I decided to undertake my medical elective at the Batemans Bay Emergency Department. I had completed my year of placement in the Eurobodalla shire that year as part of rural stream. As such I was familiar with the structure of the hospital and how emergency worked in the area as well as the staff. I organised my own accommodation for the duration of my elective, however there is plenty of accommodation nearby and the rural clinical staff are very friendly and offered ANU accommodation in case I needed it.
Structure of my 4 weeks
All weekdays except for Thursday I attended the Emergency Department and Batemans Bay Hospital. My hours varied, often beginning at 7am for a tutorial with Dr Kersty Dunn, the FACEM who was sometimes around. I spent Thursdays assisting surgery with Dr Holland (obstetrics & gynaecology) at Moruya District Hospital. This was an arrangement that I made with him personally. It broke up my week as well as provided him with an assistant (which he struggles to achieve on Thursdays as the surgical registrar is in clinic).
Thursdays would typically run from 8am start until 2pm or so.
What I learned
I enjoyed improving my interpersonal and clinical skills during my time in emergency. Every day I performed basic tasks such as venupuncture, cannulation and also had the opportunity to practice catheterisation as well as more advanced examinations such as the HINTS exam. The doctors on would usually treat me like an intern, having me see patients on my own and take their history, perform physical examinations before presenting the case to the doctor with my proposed investigations, differentials and any concurrent management.
I then got to see the patients follow through these steps and either be discharged, transferred to the ward or (as is quite common in rural areas) be transferred to a tertiary centre such as Canberra. When more complex or emergent cases came in I was able to observe and the doctors on would always share their thinking with me. I never felt in the way or like I couldn’t be useful in some way or another, even if it was communicating with the medical/nursing/admin team or the patient’s family.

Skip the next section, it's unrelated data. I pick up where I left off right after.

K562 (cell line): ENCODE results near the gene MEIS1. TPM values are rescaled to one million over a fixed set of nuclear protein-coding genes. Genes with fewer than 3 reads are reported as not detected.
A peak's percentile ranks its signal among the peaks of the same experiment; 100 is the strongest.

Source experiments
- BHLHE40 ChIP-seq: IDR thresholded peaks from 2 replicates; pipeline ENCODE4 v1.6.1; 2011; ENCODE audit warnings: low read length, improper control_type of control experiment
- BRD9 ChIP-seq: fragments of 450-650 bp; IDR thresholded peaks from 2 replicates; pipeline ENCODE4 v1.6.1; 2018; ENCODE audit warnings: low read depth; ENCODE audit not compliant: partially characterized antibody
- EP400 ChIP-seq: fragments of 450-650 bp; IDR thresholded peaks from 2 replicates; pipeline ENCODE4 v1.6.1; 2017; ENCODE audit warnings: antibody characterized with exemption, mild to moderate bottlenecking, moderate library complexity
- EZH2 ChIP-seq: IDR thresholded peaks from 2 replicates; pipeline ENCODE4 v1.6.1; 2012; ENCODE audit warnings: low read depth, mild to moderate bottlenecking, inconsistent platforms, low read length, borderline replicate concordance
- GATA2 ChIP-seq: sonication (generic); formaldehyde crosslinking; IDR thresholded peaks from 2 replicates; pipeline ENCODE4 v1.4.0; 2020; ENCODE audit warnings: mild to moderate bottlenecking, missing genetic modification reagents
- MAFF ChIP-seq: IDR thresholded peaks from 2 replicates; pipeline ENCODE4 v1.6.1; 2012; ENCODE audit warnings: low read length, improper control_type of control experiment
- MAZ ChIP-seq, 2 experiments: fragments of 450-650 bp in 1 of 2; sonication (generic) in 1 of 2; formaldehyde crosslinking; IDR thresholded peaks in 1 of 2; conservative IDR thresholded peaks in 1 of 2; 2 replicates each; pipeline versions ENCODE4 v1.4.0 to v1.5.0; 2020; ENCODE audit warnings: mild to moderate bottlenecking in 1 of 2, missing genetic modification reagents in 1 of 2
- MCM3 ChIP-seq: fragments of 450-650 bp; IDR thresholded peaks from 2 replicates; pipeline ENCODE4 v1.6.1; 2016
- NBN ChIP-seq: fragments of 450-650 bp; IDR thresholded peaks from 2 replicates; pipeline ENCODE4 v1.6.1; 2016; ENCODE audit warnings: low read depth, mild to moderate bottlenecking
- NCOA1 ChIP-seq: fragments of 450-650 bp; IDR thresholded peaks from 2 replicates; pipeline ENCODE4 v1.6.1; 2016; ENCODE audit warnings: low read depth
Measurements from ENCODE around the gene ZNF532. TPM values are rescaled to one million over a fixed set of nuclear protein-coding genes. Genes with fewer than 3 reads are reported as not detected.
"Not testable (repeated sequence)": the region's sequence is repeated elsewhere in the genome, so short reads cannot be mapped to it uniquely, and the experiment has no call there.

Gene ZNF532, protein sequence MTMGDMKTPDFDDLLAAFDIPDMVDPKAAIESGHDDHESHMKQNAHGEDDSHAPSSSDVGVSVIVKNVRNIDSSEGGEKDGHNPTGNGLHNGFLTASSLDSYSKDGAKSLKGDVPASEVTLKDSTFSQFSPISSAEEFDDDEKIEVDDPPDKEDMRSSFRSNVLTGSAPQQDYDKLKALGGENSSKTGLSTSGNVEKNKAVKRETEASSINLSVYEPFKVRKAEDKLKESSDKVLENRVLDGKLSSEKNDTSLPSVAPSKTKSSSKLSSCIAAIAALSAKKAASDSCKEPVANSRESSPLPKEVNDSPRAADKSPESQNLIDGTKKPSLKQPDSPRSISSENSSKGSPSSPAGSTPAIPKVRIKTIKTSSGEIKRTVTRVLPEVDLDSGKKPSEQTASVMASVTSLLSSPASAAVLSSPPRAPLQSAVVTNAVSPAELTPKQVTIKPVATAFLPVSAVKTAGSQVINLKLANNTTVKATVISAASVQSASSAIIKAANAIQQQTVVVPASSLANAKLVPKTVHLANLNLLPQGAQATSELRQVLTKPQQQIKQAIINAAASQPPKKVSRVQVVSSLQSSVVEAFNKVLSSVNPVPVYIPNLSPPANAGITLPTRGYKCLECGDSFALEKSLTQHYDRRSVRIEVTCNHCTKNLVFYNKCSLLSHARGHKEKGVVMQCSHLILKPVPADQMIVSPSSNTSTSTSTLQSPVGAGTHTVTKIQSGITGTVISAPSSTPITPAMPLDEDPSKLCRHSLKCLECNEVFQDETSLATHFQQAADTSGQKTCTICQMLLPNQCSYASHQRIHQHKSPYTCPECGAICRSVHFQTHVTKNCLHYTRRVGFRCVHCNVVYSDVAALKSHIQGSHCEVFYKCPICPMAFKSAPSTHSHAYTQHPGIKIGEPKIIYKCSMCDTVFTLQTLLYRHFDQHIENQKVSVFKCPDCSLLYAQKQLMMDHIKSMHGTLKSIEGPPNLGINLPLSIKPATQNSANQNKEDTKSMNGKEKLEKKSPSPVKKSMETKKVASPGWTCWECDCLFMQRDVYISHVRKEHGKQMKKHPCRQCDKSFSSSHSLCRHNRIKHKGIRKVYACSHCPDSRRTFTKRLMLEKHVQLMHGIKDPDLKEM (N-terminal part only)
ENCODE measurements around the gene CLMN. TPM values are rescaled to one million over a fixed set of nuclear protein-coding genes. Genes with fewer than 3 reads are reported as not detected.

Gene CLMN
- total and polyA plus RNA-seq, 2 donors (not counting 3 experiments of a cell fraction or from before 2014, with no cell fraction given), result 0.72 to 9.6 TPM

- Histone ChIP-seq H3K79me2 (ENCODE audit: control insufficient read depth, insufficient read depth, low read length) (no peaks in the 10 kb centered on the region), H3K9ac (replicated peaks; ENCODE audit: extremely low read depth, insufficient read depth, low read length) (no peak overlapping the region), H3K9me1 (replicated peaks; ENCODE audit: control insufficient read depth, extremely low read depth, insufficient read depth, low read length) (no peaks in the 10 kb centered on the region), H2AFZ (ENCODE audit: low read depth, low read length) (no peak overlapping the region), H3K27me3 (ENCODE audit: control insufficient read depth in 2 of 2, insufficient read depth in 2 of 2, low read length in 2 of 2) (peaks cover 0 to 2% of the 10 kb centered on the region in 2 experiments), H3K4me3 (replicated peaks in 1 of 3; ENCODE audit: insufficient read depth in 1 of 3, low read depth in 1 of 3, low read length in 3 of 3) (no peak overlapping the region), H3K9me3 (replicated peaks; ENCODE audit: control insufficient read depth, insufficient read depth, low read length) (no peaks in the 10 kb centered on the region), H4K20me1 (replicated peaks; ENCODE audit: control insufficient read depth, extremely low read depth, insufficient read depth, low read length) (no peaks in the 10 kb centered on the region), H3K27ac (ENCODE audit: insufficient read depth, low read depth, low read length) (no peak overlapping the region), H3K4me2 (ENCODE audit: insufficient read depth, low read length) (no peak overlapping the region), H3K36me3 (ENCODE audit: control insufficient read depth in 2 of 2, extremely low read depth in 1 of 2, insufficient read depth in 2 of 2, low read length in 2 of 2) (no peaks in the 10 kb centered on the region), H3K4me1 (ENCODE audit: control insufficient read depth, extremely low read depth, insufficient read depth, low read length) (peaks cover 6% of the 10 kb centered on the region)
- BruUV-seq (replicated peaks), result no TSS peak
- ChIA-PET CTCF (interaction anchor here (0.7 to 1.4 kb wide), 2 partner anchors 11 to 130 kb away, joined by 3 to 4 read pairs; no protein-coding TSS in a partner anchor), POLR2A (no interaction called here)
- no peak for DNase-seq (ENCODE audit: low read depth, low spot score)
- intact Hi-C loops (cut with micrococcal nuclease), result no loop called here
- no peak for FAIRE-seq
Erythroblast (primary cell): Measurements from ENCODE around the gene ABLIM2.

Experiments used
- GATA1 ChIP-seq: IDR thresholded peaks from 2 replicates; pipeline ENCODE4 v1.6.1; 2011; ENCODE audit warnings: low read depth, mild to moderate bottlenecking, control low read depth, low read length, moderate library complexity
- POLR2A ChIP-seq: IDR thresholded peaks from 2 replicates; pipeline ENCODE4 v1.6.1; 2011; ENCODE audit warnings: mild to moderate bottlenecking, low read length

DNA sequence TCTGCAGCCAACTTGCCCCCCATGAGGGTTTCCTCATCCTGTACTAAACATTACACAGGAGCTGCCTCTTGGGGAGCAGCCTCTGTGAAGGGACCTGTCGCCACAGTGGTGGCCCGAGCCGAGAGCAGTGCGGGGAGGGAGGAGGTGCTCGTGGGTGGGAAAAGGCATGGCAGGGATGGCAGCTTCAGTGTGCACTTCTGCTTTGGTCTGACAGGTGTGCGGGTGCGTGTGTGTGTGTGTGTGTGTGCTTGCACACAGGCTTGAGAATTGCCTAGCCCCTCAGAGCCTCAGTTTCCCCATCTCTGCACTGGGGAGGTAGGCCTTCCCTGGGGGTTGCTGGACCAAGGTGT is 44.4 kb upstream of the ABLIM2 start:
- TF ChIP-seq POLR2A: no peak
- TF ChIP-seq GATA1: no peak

Rural issues highlighted to me included the lack of specialty services available, especially in the area of mental health. If patients were admitted for mental health reasons they would often wait as long as 12 hours in a bed in the department before a mental health worker would come to see them. There were also no psychiatrists in the area. Batemans bay hospital also lacks a CT scanner, so anyone needing a CT had to be transferred by ambulance to Moruya District hospital, a 30 minute drive away. This made wait times even longer and prolonged diagnosis hence treatment options in many cases. On the other hand it did make us more judicious in our use of the CT scanner and only patients who truly needed CTs were sent for one.
Recommendations for anyone wishing to undertake an elective in Batemans Bay/Moruya area
I would suggest getting in contact with the rural clinical school at Batemans Bay, they will do their best to help arrange a placement for you as well as accommodation. Their email is firstname.lastname@example.org
Other than that, enjoy the beautiful coastal location and make sure you explore the area on weekends and evenings!